Albanese is scheduled to appear at the National Press Club on November 8, where he will have to turn negative findings into positive signals.
It’s clear enough now why Labor failed. An unpopular leader. An over-heavy policy agenda with too many losers and uncertainties. Not enough credibility on economic management. A poor campaign. A very savvy opponent.
While understanding past mistakes is vital, that’s only a first step towards crafting a future pitch. Labor’s policy process shouldn’t be rushed. But taking time leaves a vacuum, requiring holding positions that are by nature unconvincing, especially when the government is good at wedge politics.
Albanese will try to fill the space with a series of “vision statements”. The first will be on Tuesday in Perth, about job creation and the future of work and training. This will be followed by an address on the economy, to be made in Brisbane, and another on issues relating to democracy, media freedom and constitutional change, delivered in Sydney.
The idea of “vision statements” is good in principle (though not new - Howard went down that path in opposition). The challenge, however, is the execution. Unless a leader is on a roll, vision statements risk being attacked as too thin. They need meat, just when “meat” is scarce because policies are still in the making.
In a speech last month Labor frontbencher Mark Butler said the ALP’s “only three victories over Liberal governments since World War II all involved an immensely popular leader [Gough Whitlam, Bob Hawke, Kevin Rudd], a compelling national vision and a superior campaign”.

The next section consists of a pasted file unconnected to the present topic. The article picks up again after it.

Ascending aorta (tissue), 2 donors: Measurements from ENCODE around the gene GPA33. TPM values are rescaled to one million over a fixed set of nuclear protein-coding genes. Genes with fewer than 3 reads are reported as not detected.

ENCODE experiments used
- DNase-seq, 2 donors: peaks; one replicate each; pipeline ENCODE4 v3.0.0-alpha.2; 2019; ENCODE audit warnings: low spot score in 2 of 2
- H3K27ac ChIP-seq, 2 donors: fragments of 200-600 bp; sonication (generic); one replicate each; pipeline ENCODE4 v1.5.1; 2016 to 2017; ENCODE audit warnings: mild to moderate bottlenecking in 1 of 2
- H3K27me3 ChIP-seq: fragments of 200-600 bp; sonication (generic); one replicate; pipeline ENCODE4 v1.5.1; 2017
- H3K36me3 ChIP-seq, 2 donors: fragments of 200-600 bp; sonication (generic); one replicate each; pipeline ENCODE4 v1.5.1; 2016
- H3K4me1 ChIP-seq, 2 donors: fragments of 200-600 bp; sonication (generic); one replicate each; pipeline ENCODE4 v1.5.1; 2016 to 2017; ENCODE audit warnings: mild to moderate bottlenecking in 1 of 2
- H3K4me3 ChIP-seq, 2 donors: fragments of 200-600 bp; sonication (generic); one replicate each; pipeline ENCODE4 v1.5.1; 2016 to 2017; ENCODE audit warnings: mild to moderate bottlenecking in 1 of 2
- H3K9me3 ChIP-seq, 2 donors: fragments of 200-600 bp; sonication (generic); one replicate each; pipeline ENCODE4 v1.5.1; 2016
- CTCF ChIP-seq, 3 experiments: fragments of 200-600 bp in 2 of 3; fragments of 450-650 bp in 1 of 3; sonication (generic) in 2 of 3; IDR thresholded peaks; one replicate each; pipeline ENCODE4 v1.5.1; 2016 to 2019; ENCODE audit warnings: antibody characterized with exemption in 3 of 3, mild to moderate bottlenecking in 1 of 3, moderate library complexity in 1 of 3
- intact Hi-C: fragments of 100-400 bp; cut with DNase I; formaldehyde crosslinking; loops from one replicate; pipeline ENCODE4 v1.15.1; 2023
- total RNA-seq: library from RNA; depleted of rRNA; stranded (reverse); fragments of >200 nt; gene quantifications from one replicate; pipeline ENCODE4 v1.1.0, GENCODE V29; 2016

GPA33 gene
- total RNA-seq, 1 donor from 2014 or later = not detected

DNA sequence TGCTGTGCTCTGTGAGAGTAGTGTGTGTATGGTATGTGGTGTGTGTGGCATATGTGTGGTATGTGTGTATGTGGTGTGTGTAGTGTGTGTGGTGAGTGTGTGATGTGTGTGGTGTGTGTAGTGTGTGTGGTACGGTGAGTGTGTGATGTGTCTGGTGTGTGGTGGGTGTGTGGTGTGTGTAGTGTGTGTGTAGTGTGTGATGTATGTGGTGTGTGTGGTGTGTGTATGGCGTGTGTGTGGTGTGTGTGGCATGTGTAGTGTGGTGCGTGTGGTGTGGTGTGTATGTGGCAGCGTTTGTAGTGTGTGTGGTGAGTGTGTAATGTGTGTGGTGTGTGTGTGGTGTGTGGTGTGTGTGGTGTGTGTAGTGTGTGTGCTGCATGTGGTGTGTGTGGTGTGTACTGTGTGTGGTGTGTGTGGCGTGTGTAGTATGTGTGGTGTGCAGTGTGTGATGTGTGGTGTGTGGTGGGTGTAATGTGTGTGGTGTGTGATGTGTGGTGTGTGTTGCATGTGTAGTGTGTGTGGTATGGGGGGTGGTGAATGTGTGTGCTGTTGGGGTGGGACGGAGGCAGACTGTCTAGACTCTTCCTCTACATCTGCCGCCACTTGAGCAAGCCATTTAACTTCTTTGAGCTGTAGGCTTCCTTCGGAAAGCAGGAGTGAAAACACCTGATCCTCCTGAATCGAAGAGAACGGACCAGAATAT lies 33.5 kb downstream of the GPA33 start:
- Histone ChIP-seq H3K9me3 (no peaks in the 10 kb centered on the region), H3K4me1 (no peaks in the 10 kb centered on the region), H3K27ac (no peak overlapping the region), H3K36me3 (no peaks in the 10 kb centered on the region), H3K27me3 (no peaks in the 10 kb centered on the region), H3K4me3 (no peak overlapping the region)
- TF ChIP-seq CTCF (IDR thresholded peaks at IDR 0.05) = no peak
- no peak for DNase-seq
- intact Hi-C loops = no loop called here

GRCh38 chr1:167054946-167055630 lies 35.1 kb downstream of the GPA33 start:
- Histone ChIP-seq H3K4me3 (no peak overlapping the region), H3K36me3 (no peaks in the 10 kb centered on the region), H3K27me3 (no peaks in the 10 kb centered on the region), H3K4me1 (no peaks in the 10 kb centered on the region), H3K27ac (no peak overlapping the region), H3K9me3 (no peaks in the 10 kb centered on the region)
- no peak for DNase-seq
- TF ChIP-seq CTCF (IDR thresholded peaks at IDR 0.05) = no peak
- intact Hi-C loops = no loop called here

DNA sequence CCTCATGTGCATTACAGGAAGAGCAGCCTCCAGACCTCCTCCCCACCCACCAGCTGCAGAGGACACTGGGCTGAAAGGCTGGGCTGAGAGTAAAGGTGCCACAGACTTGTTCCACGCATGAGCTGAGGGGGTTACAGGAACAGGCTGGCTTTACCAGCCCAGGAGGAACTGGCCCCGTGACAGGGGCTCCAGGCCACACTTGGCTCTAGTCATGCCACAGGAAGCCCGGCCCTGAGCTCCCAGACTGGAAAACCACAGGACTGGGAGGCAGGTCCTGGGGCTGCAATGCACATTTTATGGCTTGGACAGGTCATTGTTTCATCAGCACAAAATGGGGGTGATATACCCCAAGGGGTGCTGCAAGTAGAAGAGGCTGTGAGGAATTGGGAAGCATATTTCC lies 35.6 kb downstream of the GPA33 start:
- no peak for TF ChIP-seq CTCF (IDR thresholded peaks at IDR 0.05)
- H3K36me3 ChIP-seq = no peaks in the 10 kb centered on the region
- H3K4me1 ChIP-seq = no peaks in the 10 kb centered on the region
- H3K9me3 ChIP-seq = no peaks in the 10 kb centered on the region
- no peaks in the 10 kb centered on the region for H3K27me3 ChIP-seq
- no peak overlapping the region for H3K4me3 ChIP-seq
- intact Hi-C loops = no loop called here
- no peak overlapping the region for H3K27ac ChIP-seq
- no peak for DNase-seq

All three are vital but the most crucial test of Albanese will be whether he is seen as a match for Morrison.
Albanese and Morrison share certain political qualities. They’re both solid and stolid, with the ability to relate to ordinary people. Neither is easily spooked – each is by nature resilient. They are also, in their own ways, a touch old fashioned.
One question mark about Albanese is whether as the election approaches he will be seen as representing Labor’s past rather than its future. The opposition could have opted for a new generation leader in Jim Chalmers. In the end he didn’t run (Albanese always had the numbers) and now serves as shadow treasurer. If Chalmers had taken over he’d probably be having as much of a struggle as Albanese is. Labor could have burned a future leader.
The new rules put in place under Rudd give security to a leader. They do not – as Albanese’s supporters pointed out when he had his eyes on Shorten’s position – provide an absolute guarantee.
If Albanese were looking bad a few months out from the election, it would be possible – albeit admittedly ectremely difficult – to change leaders.
As for now, all that can be said is that Albanese is battling in the rough current of a devastating election defeat, and it is too early to predict whether he can navigate it to put Labor in a competitive position.